A Dover state senator says too many bills are being pushed through the General Assembly too quickly and it’s not a great way to govern.
That doesn’t leave time for thoughtful debate or even for the public to talk to their own representatives about how they feel, said Eric Buckson, R-Dover.
He was elected to the Senate last November, beating longtime Sen. Colin Bonini after serving on the Kent County Levy Board.
“If you’re going to make a change that impacts all Delawareans, in a significant way, good or bad, there needs to be an opportunity, I think, for constituents to be brought into the mix and allowed to share their thoughts with their elected officials,” Buckson said.
“To say, well they can show on less than 24 hours notice to a hearing, I think it doesn’t speak to transparency. It doesn’t speak to good governance.”
Not everyone agrees.
Sen. Brian Pettyjohn, R-Georgetown, said he had not discussed the issue with Buckson but doesn’t think the time it takes for bills to go from committee to floors is too quick.
“There are some pieces of legislation that have to be moved quickly for whatever reason. We have processes in place for that.” Pettyjohn said. “It doesn’t happen all the time…and that’s something about Delaware. If there’s legislation that needs to be moved quickly from committee to the floor, it can happen and the committee process is there to garner the public input.”
Senate Majority Leader Bryan Townsend, D-Newark, said in a written statement that Democrats will work to pass more legislation.
“Sen. Buckson openly calls for the General Assembly only to pass a small fraction of its standard portfolio, and at a slower pace,” Townsend said. “Senate Democrats, however, believe Delawareans deserve dynamic, responsive government to meet the opportunities and challenges in communities across our diverse state. There is no magic number of bills that we aim for, nor an artificial timetable for passing legislation.”
Buckson cited three bills he’s been upset with.
One, a Senate bill to create a committee to advise the state on retiree health insurance, was a bipartisan bill.
The others were House bills that would decriminalize marijuana and then set up a legal marijuana industry in Delaware.
They were sponsored by a Democrat who’s been introducing versions of them for years. The decriminalization bills made it through the Senate and the House last year, with the help of a couple of Republican votes, but was vetoed by Gov. John
Delaware’s General Assembly is dominated by Democrats, who have a supermajority in the Senate with 15 Democrats and six Republicans. That allows Senate Democrats to pass any bill they want.
The House has 26 Democrats and 15 Republicans. Democrats can pass bills there if they only require a simple majority. But they need to reach across the aisle for help on tax and fee bills, which require a ⅗ vote, or amending municipal charters, which require a ⅔ vote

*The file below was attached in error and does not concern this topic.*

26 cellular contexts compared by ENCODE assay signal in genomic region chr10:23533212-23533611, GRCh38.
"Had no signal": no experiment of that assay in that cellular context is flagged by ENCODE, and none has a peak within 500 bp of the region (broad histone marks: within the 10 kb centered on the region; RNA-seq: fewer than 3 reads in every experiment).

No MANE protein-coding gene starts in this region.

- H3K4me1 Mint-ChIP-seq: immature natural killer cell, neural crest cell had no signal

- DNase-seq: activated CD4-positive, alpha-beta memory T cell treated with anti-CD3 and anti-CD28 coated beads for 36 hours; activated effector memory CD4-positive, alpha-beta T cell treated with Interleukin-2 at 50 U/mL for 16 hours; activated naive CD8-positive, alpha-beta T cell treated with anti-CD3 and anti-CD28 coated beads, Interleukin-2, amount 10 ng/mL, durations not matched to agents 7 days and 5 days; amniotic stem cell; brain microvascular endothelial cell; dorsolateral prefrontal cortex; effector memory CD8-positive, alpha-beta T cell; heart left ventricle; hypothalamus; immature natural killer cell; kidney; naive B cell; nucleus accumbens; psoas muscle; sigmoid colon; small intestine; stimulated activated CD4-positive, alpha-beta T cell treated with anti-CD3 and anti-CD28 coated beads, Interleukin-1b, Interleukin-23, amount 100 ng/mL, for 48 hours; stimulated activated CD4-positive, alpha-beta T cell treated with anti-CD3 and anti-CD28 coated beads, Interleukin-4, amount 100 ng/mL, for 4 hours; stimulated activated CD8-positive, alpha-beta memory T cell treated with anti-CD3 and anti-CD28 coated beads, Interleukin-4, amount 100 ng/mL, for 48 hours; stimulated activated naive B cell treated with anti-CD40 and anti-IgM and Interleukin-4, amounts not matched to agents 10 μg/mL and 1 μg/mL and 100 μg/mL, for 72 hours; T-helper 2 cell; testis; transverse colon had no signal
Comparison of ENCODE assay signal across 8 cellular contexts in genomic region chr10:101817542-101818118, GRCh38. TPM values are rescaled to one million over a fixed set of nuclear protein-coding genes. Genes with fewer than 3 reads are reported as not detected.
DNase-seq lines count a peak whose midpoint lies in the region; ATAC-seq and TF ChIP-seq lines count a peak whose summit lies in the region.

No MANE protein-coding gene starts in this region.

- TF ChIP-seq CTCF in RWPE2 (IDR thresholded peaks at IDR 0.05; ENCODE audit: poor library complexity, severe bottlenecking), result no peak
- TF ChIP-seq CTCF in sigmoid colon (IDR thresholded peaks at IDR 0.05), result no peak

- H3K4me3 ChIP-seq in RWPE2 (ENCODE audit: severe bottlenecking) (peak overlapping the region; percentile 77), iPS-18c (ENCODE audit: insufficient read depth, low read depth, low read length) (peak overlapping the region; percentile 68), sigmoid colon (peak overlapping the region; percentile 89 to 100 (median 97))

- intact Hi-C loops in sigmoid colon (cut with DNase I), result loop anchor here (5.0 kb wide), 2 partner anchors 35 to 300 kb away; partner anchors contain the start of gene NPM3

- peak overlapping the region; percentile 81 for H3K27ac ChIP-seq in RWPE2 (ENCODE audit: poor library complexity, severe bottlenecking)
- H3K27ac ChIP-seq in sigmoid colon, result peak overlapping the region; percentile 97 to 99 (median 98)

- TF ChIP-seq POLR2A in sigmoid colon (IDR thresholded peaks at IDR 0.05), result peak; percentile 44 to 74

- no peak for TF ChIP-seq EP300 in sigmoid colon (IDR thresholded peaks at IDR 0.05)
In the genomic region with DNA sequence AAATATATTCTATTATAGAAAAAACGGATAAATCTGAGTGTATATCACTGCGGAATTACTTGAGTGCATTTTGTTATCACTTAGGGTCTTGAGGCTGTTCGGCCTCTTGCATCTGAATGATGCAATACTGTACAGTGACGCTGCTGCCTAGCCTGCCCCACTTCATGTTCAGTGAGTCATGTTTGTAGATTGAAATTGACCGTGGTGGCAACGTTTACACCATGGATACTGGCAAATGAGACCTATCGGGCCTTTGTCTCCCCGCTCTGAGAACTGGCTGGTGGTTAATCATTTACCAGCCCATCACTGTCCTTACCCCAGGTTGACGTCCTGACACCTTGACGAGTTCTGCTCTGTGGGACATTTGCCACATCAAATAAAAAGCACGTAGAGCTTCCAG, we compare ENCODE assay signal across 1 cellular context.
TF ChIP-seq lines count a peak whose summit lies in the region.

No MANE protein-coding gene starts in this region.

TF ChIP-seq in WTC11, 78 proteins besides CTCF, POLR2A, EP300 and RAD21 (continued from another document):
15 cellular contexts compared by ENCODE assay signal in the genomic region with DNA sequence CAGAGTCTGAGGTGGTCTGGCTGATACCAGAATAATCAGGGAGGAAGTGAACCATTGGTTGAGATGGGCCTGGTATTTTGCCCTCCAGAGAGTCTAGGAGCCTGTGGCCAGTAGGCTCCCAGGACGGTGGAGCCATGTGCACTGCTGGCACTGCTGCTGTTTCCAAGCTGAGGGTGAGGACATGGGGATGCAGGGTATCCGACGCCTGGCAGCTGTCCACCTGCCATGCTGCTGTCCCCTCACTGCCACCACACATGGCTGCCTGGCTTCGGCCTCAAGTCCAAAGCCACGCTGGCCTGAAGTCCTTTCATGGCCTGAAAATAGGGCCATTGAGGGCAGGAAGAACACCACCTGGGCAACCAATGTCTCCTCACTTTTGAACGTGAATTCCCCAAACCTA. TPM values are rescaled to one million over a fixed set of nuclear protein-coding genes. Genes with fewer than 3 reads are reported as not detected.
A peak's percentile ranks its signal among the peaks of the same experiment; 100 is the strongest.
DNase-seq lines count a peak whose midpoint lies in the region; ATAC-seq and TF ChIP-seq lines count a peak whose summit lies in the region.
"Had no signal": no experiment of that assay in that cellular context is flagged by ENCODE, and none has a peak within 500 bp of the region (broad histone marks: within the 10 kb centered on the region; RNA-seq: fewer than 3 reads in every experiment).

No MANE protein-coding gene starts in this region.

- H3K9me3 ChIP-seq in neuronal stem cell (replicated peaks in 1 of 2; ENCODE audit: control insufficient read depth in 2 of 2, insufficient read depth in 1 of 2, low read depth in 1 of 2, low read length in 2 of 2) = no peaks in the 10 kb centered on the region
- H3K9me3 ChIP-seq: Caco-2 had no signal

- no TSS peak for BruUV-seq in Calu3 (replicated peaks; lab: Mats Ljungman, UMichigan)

Buckson has mentioned the fast pace of the bills in the Senate and in committees and asked his colleagues to consider slowing down. It’s had no impact.
He also released a video in January complaining about the way that the legislature passes bills.
In the video, Buckson said he voted against Senate Bill 29, which created a State Employee Benefits subcommittee, because of the speed it passed through the legislature.
Supporters of that bill emphasized it needed to pass quickly so the subcommittee could get to work.
That bill was designed to allow the legislature and others to weigh in on a state attempt to move retirees into a Medicare Advantage plan. Retirees felt like it was done in secret and that the new plan was inferior to the plan they’ve always had.
The subcommittee bill was debated in the Senate Executive committee on Jan. 18 and was voted on by the Senate as a whole later that same day.
On the House side, the bill was talked about in the House Administration committee on Jan. 24 then voted in the House on Jan. 26. The governor signed it into law that day.
Buckson sees less of an issue with the House going through bills quickly because they deal with a lot more bills.
“The Senate is supposed to be a more deliberative process,” Buckson said. “It takes time to make a good take or good law…Maybe on the House side, it may be too slow with all the things they have to work, but on the Senate side, I think that’s our role.”
Several other bills this session have also had a day or less turnaround between being heard in a committee hearing and being voted on by the General Assembly:
- Senate Bill 28, which involves renewing dentistry licenses.
- House Bill 49, which involves the payments people received for unemployment benefits.
- House Bill 25, which involves how state tax rebates are characterized.
None of them were contentious.
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